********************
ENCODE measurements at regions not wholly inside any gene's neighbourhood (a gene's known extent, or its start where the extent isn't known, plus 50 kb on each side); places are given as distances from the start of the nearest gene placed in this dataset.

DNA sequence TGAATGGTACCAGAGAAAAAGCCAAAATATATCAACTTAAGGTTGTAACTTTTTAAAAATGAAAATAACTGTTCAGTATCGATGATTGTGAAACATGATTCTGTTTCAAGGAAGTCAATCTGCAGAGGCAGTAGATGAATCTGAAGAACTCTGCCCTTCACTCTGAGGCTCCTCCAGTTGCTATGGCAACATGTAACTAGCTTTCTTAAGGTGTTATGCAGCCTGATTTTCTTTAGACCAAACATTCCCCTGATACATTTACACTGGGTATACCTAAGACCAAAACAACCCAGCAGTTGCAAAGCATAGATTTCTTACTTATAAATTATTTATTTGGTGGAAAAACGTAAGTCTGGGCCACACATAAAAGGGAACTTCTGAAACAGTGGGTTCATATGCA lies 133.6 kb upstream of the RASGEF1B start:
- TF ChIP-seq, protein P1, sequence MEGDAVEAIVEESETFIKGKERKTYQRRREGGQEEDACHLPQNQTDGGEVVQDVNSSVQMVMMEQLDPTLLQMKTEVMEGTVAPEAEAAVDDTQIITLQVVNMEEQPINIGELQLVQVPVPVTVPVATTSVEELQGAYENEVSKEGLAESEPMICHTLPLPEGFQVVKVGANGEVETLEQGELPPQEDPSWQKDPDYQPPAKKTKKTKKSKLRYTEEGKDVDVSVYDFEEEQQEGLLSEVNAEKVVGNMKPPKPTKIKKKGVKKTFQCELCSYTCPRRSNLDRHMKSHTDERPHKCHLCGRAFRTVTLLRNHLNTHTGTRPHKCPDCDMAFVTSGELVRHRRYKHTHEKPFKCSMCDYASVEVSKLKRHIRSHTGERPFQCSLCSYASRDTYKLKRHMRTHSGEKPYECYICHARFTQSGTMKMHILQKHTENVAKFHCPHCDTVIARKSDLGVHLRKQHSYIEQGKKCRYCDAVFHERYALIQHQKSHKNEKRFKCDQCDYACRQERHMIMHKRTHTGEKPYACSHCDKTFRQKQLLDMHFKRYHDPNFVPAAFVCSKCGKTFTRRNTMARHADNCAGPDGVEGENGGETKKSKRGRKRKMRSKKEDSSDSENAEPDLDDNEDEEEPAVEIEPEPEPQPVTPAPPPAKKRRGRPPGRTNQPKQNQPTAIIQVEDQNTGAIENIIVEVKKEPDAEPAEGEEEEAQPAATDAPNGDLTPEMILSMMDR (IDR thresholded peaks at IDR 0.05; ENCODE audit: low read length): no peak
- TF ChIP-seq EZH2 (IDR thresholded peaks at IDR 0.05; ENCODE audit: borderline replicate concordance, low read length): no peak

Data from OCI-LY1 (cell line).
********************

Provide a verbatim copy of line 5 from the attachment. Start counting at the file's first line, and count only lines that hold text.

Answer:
Data from OCI-LY1 (cell line).